Pro File: Super Frenchie | The Source Weekly - Bend, Oregon

Pro File: Super Frenchie

Skiing big mountains and flying off them—always with a world-class smile

Pro File: Super Frenchie
Keely Damara
When you meet Super Frenchie, be prepared for the energy of a neutron star.

He's tall, attractive and French.

He spends his days skiing down tall mountains and hucking himself off cliffs. Matthias Giraud, aka Super Frenchie, is one of the crazy and dedicated few—and even fewer who are local—who make a living as professional Ski/BASE jumpers. B.A.S.E is an acronym for the four categories of jumping off fixed objects with a parachute or wing suit: Building, Antenna, Spans and Earth. Yes, it's really a thing.

Born in the shadows of the French Alps, Giraud learned to ski at an early age. He was drawn into something bigger when he saw the film, "Pushing the Limits," portraying extreme sports including ski mountaineering and sky surfing.

"There is a scene (in the movie) where Bruno Gouvy is dropped off by a helicopter and ends up falling to his death. I was in complete and utter amazement. It was then, when I was 9 years old, that I saw you could be a part of something bigger and more wild than life itself." Giraud himself is bigger than life, like the energy of a neutron star. His psych for adventure is legendary, his lust for life contagious.

He got the name "Super Frenchie" randomly, during one of the first events he entered in the U.S.

"Having a process and believing in it is my habit. The process keeps me safe. Keeps me alive." —Matthias Giraud

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"I moved to Durango and entered a big air contest. At the top and just before I dropped in for my first run, some guy was waving a French flag. He wrapped it around my shoulders like a cape. I kind of felt like Superman, so on that first run I pulled off a huge front-flip, totally laid out with my arms reaching forward, Superman style," he says. "I stomped the landing to the roar of the crowd! As I rolled up for my second run, the commentator says, 'And here comes Super Frenchie!' The name just stuck."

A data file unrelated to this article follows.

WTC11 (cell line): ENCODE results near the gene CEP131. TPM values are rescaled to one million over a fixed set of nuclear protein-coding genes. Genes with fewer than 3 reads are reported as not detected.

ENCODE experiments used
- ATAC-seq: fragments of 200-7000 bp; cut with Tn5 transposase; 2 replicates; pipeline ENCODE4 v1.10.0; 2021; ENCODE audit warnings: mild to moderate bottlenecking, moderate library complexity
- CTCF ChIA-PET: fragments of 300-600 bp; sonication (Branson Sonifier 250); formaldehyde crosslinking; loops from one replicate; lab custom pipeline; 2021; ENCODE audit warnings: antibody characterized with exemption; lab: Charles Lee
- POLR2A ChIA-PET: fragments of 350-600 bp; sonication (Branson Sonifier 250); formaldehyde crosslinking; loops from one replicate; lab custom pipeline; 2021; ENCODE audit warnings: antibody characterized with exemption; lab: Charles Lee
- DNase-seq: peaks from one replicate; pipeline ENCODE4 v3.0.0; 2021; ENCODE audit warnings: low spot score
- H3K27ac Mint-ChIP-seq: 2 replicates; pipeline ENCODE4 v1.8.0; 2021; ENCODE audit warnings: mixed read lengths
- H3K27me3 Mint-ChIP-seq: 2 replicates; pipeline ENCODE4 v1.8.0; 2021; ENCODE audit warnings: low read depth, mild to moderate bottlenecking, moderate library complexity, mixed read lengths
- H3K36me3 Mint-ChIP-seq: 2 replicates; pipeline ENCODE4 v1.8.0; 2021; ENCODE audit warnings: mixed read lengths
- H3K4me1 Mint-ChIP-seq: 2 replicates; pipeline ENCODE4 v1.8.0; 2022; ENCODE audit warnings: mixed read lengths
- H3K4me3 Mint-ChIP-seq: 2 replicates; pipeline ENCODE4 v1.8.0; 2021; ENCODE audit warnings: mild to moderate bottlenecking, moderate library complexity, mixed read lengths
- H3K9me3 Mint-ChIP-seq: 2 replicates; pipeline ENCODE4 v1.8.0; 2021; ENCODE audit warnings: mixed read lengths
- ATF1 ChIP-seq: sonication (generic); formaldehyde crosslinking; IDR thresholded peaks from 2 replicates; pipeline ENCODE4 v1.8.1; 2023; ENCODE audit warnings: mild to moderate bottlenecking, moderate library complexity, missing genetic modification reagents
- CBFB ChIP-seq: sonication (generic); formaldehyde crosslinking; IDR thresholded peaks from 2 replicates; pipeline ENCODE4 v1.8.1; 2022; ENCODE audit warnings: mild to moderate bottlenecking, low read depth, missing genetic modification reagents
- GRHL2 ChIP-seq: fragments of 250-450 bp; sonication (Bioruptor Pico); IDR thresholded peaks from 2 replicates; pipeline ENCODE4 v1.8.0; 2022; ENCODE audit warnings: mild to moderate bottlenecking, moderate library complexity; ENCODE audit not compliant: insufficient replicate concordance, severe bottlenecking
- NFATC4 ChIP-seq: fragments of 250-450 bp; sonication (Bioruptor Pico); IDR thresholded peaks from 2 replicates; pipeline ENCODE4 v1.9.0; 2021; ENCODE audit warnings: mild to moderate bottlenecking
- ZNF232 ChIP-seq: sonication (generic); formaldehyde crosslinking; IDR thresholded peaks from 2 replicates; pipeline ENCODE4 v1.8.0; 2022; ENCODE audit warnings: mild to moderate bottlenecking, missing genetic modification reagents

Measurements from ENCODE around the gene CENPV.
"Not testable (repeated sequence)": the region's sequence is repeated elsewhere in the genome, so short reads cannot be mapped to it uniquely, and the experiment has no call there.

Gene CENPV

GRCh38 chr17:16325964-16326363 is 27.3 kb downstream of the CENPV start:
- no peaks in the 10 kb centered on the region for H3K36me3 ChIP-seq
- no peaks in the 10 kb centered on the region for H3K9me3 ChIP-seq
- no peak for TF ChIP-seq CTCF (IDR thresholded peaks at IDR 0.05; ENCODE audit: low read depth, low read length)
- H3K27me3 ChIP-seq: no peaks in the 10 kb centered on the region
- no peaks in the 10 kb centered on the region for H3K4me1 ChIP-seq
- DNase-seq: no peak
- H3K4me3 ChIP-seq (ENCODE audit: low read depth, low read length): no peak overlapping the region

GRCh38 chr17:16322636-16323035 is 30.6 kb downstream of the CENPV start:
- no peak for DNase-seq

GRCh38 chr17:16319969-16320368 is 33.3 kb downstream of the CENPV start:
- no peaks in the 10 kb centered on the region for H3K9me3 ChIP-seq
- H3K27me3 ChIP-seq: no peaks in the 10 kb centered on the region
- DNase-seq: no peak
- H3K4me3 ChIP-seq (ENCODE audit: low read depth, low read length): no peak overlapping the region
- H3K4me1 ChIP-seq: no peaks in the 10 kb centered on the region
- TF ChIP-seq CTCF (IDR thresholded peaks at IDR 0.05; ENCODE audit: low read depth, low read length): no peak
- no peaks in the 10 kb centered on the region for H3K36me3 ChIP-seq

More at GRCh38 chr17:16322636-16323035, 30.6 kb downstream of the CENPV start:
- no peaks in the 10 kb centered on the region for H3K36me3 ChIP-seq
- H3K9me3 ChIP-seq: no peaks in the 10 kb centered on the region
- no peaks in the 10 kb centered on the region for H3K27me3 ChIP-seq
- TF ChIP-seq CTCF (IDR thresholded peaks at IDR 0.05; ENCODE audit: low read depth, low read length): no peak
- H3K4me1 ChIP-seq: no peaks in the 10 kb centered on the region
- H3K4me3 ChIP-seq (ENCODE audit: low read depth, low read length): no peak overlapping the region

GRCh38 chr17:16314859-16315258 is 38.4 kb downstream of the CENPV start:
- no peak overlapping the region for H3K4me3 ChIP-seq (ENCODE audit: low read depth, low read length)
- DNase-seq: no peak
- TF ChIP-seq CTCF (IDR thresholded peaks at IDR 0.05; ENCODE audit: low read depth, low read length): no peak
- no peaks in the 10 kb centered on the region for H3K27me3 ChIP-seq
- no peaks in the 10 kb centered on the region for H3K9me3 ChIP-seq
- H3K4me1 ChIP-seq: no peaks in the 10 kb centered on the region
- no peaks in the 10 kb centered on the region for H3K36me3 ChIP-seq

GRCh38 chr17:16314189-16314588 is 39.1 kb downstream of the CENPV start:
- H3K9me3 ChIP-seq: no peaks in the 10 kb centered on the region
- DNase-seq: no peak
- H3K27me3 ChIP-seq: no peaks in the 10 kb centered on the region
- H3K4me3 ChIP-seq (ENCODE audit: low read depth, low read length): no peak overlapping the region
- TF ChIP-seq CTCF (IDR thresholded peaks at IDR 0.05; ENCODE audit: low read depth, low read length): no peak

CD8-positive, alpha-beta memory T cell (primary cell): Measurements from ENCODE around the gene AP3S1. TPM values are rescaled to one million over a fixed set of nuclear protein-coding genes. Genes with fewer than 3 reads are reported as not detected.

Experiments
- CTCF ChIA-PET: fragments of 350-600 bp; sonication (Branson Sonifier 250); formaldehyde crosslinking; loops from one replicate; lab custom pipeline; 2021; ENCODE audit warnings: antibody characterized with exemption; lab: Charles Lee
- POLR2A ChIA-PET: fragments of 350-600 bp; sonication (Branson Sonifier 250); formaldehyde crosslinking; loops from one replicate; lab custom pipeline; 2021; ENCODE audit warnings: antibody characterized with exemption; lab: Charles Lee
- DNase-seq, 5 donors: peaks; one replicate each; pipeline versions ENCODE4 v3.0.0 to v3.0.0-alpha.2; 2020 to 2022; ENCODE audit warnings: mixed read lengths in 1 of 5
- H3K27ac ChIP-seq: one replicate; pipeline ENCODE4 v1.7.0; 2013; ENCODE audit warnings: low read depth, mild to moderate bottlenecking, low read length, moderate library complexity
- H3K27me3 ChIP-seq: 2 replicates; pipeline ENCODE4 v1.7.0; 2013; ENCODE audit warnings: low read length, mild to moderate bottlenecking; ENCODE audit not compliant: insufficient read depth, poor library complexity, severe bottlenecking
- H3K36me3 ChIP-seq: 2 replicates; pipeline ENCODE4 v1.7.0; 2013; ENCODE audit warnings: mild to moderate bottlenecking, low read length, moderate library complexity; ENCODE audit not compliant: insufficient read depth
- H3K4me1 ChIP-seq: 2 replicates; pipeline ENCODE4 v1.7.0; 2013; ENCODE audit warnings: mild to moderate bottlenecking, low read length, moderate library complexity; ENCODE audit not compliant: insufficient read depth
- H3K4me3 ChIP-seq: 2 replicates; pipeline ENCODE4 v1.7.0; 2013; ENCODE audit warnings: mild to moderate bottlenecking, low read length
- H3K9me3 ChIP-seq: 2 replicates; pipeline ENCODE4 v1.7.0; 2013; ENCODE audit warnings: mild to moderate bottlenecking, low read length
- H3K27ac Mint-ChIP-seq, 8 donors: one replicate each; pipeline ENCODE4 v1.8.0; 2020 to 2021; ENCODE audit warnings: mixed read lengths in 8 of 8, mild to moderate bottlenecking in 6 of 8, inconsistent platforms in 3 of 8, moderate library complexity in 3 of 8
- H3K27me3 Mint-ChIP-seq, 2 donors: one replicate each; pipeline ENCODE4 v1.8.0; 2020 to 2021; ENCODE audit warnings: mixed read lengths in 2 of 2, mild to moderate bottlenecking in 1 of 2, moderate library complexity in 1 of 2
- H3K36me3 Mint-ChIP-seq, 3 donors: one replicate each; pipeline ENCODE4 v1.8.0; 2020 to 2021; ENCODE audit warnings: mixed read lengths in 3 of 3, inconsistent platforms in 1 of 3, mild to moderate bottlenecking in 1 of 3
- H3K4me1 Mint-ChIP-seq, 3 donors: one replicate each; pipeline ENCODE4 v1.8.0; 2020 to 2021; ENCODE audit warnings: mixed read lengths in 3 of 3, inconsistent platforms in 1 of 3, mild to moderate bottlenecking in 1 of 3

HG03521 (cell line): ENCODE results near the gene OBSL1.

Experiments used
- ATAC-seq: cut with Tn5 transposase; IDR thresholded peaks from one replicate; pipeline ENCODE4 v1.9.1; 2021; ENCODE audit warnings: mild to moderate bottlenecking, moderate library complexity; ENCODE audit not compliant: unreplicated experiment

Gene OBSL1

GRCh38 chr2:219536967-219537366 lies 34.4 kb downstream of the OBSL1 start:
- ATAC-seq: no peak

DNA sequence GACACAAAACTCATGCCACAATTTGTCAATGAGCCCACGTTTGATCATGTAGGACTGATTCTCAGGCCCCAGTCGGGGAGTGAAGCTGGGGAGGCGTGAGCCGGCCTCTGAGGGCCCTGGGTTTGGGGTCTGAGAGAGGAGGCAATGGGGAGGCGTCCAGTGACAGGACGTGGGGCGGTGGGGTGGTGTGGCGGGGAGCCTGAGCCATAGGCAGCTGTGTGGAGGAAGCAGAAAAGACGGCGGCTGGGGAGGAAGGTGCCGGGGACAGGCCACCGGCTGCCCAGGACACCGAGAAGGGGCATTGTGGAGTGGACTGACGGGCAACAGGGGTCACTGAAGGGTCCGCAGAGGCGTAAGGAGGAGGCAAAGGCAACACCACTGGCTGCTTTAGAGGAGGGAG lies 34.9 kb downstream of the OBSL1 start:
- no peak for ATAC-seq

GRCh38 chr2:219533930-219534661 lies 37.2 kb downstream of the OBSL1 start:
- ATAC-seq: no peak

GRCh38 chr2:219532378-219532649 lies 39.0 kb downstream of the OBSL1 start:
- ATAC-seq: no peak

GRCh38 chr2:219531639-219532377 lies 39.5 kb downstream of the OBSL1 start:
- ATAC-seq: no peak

Giraud is firmly aware of the risks involved in his profession. Many of his friends and colleagues have died. Laypersons don't really understand what draws him back.

"The life can be pretty glamorous. Everything looks perfect in the ski films. High fives, handshakes and people waiting for autographs and selfies," he says. "But when you are in the moment in the are alone. Naked. Scared."

The mountains are the core of it all. "Mountains are of a scale that keep me grounded and define my place in the world. They put me in my place. A friend recently asked me why the big mountains feel like they want to kill you? I said, it's because they do," he says. "Sitting at home, behind a desk with all the creature comforts gives me a false sense of security. I have a fireplace to keep me warm, can get a chai latte at the cafe, take a nap or play on the computer. There are no real consequences. When I am in the world of the mountains, I must find the zone, check my emotions and trust my intuitions and abilities," he says. "When ambition and desire take over, that's when it gets dangerous."

Still, Giraud recalls the mistakes he's made. "Those near misses have taught me to be more diligent in my planning, more patient, more in the moment," he says. From choosing the mountain, the route of descent, the equipment, the take-off and landing zones, Giraud is impeccable in his planning. "I was thinking about this just recently and finally wrote it down: Success is in the vision. Survival is in the details."

To that end, Giraud is methodical in his planning. "I am a creature of habit and have learned to respect the checklist, the sequence of things. Always the right ski boot before the left. Always packing my chute standing on the left. It's a way to avoid complacency. Having a process and believing in it is my habit. The process keeps me safe. Keeps me alive."

Interesting facts about this Central Oregon pro athlete:

  • Never leaves home without a pair of his son's socks and a picture of him, as a reminder to come home safely.
  • Next objective: Return to Pointe d' Areu, the cliff where he nearly died after an accident that left him with two broken femurs and in a coma with a double brain hemorrhage.
  • Spirit animal: Yellow lab, because he loves to snuggle and have his belly rubbed.
  • Best kept secret: he's afraid of heights.
  • Instagram: @superfrenchieofficial

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